I grew up in rural northeast Ohio. We lived about 25 miles east of Cleveland which was far enough to have dark skies, ponds, toad, Jack in the Pulpits and dogs running loose. I went to college at Carnegie Mellon University in Pittsburgh, in part to see if living in a city was as bad as I thought it would be. I stayed there through graduation and for two more years working for their Computer Science department.
While cities do have benefits, the steel industry was still strong (and smelly), the nights never really dark (I counted 5 stars one clear night), and I joined the Explorers Club for my freshman year, an outing club that did get me to some interesting places. I noticed that on my first trip home I was sitting on the edge of my seat on the bus looking for the first road I recognized. For my sophomore year, I brought my bicycle and that let me get out of the city reasonably quickly.
Still, six years was a quarter of my life and after a couple schemes to drive out west fell through, I began to think about bicycling through the west. I went home for Christmas once and found my parents had bought a coffee table book on the National Parks, and I realized that I could start in the "Silicon Valley" area south of San Francisco and bike from park to park and see lots of good stuff along the way. One of the grad students had bicycled across the country, so he had a lot of suggestions about what to do and what was worth worrying about. I spent a huge amount of time at the map repository at the University of Pittsburgh plotting a route, expecting to follow the first half very closely and allow for some changes in the second half.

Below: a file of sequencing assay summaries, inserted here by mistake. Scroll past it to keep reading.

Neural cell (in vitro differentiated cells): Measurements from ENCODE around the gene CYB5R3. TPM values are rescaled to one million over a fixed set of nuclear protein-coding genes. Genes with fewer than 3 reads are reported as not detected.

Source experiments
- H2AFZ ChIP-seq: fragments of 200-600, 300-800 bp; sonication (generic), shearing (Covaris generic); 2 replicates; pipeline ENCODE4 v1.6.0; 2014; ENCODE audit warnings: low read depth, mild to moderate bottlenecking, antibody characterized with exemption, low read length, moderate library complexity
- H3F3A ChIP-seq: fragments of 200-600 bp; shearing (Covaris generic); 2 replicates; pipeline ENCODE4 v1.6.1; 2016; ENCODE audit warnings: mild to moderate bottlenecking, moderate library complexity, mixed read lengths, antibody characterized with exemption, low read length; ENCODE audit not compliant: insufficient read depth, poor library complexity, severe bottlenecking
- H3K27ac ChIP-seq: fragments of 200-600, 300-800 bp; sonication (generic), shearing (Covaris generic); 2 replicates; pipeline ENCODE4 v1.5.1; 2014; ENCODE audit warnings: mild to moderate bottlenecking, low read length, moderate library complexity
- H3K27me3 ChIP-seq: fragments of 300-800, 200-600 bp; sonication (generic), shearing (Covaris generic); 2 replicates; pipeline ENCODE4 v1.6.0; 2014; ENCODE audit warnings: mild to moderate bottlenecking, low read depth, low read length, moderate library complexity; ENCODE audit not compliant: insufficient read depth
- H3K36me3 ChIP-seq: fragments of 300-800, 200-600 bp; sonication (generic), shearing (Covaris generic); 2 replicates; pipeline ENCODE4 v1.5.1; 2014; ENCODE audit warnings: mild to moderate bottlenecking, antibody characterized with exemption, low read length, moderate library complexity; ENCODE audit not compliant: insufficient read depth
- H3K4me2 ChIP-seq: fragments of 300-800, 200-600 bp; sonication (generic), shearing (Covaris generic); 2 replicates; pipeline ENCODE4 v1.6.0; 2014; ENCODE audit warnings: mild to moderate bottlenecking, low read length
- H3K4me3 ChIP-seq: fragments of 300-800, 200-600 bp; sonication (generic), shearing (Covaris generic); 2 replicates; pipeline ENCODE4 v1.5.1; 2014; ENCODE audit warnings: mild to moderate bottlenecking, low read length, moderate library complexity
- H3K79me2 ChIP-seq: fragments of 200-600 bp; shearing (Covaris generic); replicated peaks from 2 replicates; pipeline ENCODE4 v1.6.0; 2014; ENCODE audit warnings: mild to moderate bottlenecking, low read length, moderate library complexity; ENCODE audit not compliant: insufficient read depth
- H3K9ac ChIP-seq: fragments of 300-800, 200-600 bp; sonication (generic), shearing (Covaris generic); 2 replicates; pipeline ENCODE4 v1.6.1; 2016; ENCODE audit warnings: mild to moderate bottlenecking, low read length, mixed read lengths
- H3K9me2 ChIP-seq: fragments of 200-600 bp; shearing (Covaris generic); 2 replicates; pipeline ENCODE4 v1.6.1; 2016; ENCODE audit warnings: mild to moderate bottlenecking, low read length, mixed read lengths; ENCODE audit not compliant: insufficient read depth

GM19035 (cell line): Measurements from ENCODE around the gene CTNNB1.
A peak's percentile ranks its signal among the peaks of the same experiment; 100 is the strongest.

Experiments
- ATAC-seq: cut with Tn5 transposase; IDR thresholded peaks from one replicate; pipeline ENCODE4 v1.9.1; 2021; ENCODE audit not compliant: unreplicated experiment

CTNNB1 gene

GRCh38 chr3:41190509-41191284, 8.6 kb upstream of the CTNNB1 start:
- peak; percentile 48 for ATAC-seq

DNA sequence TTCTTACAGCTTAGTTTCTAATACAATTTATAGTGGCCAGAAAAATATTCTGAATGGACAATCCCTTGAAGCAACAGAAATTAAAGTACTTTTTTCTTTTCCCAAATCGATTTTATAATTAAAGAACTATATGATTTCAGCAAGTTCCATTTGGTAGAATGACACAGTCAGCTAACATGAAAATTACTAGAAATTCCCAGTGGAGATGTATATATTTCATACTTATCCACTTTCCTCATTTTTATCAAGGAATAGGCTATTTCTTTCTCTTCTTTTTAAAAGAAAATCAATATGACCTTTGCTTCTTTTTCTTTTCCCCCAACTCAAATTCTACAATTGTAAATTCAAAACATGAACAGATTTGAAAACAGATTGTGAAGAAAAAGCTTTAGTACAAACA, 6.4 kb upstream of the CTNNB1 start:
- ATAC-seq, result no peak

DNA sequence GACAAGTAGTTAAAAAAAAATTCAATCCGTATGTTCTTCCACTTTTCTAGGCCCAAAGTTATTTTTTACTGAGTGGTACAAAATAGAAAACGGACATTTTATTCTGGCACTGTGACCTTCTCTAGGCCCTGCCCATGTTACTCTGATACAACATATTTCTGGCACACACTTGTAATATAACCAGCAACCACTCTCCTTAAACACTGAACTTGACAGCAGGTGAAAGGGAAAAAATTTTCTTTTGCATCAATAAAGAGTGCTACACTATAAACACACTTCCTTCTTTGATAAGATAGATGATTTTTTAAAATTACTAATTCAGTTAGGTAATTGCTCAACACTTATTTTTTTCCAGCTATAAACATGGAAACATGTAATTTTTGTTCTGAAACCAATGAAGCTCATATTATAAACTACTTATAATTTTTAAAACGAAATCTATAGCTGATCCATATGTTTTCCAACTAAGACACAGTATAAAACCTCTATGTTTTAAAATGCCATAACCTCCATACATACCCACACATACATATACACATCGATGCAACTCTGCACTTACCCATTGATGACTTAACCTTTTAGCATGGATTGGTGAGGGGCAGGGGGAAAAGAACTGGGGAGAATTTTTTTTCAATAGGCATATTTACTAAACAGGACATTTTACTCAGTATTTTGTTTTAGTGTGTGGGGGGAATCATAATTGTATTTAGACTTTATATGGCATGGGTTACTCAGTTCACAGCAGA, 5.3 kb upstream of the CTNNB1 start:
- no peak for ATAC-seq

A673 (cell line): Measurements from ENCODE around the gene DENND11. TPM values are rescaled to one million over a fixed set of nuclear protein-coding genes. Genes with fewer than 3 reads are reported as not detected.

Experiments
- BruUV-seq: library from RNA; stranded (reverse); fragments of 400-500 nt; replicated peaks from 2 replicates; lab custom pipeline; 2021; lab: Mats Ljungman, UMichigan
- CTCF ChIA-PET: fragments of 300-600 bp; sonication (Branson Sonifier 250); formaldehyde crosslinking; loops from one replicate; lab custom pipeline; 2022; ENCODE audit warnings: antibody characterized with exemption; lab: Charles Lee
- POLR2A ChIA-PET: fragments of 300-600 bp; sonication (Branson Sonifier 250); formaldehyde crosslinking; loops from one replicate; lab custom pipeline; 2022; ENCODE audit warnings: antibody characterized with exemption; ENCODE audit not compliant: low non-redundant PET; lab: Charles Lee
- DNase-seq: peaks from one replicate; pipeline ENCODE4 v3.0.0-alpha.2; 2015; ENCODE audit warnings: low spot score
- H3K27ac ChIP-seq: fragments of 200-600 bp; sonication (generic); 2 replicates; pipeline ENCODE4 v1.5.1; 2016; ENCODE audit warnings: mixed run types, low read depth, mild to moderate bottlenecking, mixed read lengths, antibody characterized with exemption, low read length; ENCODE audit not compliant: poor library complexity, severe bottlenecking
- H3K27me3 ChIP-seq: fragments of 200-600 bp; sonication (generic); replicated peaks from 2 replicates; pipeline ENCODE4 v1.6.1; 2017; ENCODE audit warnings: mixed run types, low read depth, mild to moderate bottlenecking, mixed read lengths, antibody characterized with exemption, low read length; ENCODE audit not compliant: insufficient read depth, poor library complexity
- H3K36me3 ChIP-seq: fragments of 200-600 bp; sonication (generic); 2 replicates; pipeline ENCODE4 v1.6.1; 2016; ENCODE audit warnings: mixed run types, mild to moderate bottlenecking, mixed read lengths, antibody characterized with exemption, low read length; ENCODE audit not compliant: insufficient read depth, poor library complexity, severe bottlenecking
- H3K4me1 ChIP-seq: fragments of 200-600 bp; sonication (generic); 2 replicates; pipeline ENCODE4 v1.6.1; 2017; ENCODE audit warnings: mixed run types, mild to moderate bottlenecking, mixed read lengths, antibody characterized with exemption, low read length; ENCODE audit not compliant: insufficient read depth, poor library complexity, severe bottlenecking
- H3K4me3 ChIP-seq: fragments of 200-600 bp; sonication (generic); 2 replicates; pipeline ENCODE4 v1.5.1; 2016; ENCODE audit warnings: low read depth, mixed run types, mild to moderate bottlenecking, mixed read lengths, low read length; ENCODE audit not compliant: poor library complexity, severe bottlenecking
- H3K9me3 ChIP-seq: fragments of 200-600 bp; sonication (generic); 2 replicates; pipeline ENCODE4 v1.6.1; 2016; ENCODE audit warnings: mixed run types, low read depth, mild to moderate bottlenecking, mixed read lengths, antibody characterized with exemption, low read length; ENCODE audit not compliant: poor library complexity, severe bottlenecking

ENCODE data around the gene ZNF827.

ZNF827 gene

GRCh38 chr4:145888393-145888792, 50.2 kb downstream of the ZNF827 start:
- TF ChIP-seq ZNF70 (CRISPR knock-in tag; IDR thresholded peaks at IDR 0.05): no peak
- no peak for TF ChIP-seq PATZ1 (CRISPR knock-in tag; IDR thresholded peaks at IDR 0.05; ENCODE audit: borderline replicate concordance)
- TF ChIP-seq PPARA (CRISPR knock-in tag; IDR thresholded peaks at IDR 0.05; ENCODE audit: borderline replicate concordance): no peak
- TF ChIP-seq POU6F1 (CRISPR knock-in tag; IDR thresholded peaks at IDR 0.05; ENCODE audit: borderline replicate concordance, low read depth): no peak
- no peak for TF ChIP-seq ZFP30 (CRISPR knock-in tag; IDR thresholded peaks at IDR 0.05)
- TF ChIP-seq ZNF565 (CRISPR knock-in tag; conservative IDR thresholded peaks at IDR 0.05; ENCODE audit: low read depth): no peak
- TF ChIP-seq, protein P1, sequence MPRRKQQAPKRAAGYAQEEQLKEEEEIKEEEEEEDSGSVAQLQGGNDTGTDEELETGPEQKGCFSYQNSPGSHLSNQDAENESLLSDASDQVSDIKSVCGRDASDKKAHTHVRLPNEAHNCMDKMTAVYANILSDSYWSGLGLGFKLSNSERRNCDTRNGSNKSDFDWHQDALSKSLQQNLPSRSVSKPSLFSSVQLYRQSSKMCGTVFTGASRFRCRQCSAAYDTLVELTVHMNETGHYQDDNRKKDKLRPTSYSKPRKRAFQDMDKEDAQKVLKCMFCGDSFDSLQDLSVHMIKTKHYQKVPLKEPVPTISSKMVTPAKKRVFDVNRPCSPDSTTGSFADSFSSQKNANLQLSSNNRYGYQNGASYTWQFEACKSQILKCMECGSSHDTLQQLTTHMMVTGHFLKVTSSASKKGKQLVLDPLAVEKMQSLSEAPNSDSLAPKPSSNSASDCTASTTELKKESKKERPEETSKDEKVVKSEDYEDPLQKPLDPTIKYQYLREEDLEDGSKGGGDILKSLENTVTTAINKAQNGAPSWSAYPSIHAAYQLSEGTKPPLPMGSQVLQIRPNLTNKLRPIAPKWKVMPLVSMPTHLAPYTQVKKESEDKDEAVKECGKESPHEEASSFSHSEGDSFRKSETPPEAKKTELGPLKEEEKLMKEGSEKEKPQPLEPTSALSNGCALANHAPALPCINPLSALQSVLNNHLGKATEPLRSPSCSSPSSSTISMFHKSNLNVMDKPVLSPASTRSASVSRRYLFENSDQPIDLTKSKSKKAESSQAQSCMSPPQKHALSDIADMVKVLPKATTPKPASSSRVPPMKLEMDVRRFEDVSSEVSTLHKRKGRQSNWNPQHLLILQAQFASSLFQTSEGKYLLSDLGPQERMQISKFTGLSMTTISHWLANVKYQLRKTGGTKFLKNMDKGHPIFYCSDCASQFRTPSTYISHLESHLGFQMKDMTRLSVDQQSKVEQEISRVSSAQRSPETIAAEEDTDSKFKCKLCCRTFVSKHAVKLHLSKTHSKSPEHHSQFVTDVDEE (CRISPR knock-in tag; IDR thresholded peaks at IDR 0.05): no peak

My original plan was to go north, then across southern Canada and bike all the way home. Ultimately, I found that bicycling in the mountains was more fun than I expected so when I reached the prairie I turned south and rode through Glacier National Park and Yellowstone. Well, not Glacier, unless you count a ride in the back of a pickup truck driven by a drunk Indian.
There were no cell phones or mapping GPS receivers then, and it was a couple years before the creation of what is now Adventure Cycling, an organization that maps routes and offers group tours. In case I were to disappear off the face of the Earth, I wrote a letter home every day. That way, people would have an idea of where to start looking. The letters are the primary content of these pages, I've added a little commentary, from either a 1974 perspective or of a current perspective. The latter will include a few references to my family's 2003 tour through Oregon, Idaho, and Montana. (Paula continued solo to Michigan.)
One major omission are all the photographs I took along the way. Even after culling the best out of 14 rolls of 36 exposure Kodachrome film, there's a lot. While I do have a nice slide scanner, I haven't had time to scan them and won't for the foreseeable future. Kodachrome is rather contrasty, and many photos were taken with a polarizing filter, so they're a bit of a challenge to scan.
The impetus to get the letters in here is that 2009 is a multiple of 5 years since the trip. It's high time to get this part on the web. Just to be annoying, I'm putting letters up on their 35th anniversary, distractions permitting. Hey, it took me 42 days of riding, it should take you 42 days of reading!
To keep things managable, I've broken the trip into approximately week-long segments: